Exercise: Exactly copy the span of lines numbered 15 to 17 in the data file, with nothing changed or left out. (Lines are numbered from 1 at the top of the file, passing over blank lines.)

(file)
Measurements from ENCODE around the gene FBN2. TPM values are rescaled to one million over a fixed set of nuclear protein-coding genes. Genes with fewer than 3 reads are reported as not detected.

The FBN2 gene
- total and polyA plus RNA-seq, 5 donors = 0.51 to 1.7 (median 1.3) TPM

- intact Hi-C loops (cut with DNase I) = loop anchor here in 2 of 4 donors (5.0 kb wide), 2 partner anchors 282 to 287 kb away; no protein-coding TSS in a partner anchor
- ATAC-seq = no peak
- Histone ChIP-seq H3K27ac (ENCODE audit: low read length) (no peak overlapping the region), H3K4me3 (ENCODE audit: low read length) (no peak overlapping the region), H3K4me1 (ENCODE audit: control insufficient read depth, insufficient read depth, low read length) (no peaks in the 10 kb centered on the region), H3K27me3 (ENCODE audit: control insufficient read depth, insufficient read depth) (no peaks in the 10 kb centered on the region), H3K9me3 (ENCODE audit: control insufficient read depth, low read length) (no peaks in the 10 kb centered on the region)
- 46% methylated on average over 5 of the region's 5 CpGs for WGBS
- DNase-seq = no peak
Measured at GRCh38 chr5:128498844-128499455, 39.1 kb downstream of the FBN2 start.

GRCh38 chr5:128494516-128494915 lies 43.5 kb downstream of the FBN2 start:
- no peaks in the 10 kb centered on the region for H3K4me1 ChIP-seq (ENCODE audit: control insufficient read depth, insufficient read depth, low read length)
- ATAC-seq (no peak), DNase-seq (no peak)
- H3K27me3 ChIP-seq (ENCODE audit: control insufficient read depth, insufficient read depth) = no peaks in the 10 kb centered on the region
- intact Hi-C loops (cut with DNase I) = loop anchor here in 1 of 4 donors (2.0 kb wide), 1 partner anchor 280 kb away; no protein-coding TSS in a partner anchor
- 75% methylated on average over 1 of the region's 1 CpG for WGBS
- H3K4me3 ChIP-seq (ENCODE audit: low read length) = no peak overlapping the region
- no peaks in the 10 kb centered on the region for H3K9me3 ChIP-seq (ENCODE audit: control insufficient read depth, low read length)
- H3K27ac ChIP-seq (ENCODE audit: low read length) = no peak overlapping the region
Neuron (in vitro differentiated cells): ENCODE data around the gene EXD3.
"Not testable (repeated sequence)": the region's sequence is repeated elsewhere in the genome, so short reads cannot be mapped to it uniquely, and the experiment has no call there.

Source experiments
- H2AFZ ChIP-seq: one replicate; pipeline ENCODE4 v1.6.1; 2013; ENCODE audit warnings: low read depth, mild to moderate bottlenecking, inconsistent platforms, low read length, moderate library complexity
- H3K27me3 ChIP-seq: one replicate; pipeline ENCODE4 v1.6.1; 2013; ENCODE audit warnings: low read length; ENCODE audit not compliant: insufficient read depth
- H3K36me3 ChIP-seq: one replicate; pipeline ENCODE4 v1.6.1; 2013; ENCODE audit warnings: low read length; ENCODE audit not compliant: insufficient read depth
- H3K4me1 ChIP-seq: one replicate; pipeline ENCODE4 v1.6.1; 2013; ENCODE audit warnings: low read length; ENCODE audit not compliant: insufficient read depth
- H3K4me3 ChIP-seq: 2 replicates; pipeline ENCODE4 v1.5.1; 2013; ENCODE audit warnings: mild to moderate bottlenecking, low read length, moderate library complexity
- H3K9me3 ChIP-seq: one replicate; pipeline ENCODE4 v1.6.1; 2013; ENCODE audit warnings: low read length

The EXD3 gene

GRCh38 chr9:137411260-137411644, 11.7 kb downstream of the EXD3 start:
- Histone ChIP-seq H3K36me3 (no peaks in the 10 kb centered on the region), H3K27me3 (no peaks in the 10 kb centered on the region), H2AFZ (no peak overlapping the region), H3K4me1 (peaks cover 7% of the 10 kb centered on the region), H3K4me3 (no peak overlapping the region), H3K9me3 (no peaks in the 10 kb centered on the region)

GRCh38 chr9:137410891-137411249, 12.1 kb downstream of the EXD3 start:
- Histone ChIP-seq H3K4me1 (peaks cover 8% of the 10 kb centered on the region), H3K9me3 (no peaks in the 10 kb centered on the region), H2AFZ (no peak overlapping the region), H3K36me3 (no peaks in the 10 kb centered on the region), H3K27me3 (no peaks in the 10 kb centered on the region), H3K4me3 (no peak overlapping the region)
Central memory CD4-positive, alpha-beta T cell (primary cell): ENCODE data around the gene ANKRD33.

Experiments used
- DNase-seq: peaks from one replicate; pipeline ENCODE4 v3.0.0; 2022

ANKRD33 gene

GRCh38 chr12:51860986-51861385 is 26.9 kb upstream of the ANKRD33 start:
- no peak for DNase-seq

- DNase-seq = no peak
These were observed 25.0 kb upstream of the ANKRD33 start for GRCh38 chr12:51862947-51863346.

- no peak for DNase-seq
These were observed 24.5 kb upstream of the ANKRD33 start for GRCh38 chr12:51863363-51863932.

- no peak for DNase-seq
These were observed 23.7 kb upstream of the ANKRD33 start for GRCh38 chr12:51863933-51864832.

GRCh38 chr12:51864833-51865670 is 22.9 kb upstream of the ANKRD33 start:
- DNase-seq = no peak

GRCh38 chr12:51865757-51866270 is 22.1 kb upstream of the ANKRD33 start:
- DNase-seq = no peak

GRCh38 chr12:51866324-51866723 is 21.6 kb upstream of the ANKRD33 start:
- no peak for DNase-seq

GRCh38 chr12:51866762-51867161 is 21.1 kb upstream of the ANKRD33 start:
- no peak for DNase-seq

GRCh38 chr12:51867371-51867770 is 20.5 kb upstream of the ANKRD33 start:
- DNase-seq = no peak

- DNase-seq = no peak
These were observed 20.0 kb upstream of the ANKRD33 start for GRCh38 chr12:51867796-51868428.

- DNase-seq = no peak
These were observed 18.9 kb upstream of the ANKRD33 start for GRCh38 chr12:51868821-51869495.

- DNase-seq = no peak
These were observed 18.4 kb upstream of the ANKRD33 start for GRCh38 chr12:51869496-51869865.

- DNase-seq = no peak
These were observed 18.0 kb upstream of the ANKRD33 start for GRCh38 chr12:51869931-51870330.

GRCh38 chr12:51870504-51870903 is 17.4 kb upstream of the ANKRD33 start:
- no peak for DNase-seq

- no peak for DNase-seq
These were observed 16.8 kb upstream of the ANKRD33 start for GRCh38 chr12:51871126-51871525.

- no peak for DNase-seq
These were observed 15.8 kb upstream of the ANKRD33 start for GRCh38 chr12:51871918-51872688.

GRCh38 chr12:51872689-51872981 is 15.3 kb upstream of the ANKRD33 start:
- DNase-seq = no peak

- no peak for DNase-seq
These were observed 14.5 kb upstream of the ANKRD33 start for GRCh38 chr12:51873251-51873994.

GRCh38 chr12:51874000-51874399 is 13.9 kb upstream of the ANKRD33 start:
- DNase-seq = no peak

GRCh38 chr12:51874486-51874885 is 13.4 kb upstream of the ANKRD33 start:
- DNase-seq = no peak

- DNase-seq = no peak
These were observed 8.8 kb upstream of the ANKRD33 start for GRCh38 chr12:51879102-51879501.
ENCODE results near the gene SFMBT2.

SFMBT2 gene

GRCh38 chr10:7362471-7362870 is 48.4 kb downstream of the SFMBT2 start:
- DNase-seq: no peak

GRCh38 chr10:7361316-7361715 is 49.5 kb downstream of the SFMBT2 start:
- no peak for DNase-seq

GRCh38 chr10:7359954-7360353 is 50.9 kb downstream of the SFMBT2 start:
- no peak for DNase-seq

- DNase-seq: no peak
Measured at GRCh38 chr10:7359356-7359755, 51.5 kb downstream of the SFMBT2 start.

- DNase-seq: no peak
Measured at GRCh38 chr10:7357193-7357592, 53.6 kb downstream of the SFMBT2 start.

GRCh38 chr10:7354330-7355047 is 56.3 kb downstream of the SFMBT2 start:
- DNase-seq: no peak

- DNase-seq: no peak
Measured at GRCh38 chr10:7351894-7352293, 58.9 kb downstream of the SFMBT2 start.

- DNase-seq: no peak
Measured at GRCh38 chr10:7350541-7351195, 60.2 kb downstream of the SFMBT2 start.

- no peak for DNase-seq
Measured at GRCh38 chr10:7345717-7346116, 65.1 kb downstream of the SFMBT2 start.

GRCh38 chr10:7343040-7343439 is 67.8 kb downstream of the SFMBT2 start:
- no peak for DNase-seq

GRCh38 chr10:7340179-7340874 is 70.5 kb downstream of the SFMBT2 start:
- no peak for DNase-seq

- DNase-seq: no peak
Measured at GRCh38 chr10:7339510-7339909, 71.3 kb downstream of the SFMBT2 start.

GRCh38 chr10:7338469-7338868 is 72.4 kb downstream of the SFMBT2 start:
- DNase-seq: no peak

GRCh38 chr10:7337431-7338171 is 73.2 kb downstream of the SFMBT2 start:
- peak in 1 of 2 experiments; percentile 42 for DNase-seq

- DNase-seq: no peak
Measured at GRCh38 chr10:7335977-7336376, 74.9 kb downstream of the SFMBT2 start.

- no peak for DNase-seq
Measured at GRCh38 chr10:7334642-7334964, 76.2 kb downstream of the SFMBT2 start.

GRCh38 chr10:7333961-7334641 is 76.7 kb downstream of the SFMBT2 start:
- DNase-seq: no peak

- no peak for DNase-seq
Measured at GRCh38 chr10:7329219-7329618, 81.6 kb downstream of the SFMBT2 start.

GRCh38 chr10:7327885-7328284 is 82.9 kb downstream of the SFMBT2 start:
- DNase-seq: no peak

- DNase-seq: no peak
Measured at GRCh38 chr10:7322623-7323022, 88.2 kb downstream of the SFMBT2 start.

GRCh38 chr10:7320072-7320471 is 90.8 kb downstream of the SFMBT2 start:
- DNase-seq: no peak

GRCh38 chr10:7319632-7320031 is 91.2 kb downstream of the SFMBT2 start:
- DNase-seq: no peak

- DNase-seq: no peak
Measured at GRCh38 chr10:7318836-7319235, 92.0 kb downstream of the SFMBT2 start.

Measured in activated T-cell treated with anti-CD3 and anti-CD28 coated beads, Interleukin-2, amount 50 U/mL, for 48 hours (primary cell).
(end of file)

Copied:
- 75% methylated on average over 1 of the region's 1 CpG for WGBS
- H3K4me3 ChIP-seq (ENCODE audit: low read length) = no peak overlapping the region
- no peaks in the 10 kb centered on the region for H3K9me3 ChIP-seq (ENCODE audit: control insufficient read depth, low read length)